Canadians with MS are wondering when there might be an update on the government's clinical trials and when there might be an update on the government's MS registry.
    The petitioners call upon the Minister of Health to undertake phase III clinical trials on an urgent basis in multiple centres across Canada and to require follow-up care.

Asbestos 

Mr. Pat Martin (Winnipeg Centre, NDP):  
    Thank you, Mr. Speaker, for this opportunity to introduce a petition signed by literally tens of thousands of Canadians, who call upon Parliament and the House of Commons here assembled to take note that asbestos is the greatest industrial killer that the world has ever known.
    The petitioners further point out that more Canadians now die from asbestos than all other industrial and occupational causes combined. They point out that Canada has not banned asbestos and still allows it to be used in construction materials, textile products, and, shockingly, even in children's toys.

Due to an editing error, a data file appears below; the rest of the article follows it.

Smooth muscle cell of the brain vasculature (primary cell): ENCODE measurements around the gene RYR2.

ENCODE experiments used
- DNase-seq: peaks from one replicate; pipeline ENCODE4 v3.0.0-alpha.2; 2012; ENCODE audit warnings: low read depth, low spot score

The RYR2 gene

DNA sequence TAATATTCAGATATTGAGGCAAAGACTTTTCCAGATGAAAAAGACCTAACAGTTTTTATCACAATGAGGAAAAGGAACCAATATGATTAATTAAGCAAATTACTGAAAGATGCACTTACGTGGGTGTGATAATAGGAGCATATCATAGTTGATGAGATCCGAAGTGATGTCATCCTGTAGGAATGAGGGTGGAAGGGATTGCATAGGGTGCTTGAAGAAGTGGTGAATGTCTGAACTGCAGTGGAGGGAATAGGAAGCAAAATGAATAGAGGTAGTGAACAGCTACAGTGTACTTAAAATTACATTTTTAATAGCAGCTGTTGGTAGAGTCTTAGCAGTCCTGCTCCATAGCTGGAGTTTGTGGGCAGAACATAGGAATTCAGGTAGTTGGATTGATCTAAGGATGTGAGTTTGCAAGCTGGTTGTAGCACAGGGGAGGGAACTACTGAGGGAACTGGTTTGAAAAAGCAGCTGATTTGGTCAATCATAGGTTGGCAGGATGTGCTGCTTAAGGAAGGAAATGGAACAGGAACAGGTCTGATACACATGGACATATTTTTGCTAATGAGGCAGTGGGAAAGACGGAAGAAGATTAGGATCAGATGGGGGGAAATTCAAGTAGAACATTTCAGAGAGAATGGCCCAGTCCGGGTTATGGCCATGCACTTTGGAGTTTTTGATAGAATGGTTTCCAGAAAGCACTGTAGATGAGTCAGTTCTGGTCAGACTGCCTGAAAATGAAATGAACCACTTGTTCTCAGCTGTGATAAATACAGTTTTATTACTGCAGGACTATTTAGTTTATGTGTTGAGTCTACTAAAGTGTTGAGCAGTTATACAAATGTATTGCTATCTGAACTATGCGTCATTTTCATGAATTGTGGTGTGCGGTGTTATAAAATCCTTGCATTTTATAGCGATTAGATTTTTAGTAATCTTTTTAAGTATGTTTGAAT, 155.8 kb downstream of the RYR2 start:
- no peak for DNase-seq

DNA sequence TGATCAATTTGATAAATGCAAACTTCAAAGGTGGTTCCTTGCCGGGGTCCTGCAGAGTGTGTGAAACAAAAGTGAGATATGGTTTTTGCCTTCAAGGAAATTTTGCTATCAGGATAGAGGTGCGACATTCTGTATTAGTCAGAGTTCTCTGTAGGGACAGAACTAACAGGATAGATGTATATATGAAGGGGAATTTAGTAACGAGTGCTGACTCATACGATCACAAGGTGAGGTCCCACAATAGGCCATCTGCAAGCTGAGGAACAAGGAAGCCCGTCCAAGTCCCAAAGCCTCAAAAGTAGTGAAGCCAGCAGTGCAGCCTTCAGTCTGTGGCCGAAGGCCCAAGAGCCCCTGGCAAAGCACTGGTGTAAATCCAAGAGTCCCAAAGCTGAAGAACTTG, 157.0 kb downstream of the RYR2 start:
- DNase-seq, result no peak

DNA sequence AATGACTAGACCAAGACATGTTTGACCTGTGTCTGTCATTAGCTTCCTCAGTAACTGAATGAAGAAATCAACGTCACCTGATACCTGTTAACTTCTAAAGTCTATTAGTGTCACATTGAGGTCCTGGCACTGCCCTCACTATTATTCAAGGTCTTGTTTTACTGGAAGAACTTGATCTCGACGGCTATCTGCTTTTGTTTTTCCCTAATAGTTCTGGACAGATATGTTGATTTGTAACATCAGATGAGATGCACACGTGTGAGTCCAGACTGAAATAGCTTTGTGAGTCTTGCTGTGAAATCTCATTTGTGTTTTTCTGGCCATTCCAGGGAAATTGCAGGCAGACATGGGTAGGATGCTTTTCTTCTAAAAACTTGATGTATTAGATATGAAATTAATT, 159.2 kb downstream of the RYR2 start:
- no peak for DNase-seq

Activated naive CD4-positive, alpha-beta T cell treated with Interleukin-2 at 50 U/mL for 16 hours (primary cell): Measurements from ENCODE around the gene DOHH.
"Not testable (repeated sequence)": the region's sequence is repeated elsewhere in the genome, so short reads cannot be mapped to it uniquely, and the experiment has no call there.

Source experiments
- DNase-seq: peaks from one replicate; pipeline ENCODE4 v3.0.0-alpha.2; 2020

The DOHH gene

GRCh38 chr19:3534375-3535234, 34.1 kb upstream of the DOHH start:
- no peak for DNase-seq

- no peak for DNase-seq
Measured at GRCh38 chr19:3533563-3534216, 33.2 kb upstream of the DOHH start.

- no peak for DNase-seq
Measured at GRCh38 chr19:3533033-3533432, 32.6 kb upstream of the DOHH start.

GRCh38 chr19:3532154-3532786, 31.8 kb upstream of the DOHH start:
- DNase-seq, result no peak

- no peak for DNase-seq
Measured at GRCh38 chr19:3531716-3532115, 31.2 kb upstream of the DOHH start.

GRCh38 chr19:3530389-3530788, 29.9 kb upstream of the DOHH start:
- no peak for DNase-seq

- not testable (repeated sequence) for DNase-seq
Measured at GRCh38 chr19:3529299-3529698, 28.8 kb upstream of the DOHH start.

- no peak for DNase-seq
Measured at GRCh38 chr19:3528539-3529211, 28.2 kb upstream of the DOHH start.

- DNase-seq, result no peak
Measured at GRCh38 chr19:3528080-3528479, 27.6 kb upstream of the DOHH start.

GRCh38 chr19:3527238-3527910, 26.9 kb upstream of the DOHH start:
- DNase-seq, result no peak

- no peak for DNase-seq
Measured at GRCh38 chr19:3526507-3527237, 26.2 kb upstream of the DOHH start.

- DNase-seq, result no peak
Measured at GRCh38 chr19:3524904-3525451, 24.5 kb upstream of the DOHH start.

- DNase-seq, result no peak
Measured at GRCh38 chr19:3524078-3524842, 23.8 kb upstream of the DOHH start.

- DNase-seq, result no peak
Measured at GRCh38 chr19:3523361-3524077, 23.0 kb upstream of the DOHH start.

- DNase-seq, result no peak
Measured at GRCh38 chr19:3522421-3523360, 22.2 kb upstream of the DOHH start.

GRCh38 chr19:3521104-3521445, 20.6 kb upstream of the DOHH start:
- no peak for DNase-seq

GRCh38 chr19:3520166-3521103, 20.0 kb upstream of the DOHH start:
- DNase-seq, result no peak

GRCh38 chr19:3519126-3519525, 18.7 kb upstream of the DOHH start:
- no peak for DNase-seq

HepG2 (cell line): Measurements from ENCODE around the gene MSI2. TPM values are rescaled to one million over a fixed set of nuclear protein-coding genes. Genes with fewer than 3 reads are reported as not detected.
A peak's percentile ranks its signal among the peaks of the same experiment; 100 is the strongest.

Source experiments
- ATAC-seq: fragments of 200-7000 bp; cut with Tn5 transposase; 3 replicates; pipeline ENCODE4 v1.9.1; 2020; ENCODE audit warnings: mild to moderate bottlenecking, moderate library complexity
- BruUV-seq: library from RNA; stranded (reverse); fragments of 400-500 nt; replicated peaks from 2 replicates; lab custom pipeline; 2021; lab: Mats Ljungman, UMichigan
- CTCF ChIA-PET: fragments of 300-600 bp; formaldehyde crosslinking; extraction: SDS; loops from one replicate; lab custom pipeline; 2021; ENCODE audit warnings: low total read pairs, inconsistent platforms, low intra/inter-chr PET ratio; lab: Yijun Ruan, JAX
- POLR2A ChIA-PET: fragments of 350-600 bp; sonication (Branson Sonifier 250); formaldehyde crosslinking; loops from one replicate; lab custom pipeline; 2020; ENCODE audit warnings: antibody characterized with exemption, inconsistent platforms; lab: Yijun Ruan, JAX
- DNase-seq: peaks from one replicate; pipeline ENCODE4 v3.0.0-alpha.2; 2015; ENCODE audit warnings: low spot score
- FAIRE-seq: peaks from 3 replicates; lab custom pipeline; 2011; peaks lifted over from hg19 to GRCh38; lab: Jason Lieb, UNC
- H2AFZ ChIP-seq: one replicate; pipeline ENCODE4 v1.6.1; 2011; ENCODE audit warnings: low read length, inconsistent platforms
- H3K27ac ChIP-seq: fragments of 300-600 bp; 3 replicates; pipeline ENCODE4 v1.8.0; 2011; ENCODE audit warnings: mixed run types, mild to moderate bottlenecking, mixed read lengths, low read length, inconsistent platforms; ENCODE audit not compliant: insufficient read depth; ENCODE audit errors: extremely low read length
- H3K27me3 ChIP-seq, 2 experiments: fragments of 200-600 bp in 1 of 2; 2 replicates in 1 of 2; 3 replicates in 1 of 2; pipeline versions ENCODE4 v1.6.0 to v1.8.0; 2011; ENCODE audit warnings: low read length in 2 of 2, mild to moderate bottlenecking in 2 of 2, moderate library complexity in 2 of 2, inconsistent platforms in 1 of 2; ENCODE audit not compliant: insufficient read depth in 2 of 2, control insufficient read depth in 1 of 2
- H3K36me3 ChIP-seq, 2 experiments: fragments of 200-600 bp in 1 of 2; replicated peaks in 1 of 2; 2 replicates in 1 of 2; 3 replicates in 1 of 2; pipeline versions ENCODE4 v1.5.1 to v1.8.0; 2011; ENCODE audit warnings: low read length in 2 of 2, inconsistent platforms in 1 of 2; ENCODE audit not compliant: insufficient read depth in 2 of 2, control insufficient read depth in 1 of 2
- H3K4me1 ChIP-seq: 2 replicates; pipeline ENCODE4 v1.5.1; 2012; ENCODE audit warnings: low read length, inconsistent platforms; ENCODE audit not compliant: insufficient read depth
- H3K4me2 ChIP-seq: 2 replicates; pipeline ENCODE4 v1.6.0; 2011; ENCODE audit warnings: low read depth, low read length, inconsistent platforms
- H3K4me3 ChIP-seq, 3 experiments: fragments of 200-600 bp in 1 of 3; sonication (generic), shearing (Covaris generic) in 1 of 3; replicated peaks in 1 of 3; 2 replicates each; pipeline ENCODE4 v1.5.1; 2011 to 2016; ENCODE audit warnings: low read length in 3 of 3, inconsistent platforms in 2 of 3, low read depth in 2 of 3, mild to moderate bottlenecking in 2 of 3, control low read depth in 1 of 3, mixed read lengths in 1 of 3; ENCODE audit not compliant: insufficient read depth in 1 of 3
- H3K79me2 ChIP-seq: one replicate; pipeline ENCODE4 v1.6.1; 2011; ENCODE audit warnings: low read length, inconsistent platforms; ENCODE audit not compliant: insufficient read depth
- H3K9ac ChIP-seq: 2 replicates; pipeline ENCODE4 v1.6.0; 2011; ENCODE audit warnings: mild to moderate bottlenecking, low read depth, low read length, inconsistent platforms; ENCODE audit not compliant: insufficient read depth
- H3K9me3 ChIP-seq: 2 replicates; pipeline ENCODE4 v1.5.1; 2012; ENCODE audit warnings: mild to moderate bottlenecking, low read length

Therefore, the petitioners call upon Parliament to ban asbestos in all of its forms, end all government subsidies to asbestos, both in Canada and abroad, and to stop blocking international health and safety conventions designed to protect workers from asbestos, such as the Rotterdam Convention.

Questions on the Order Paper

Mr. Tom Lukiwski (Parliamentary Secretary to the Leader of the Government in the House of Commons, CPC):  
    Mr. Speaker, I ask that all questions be allowed to stand.
The Deputy Speaker:  
    Is that agreed?
    Some hon. members: Agreed.
The Deputy Speaker:  
    I wish to inform the House that because of the ministerial statement, government orders will be extended by 35 minutes.

Government Orders

[Government Orders]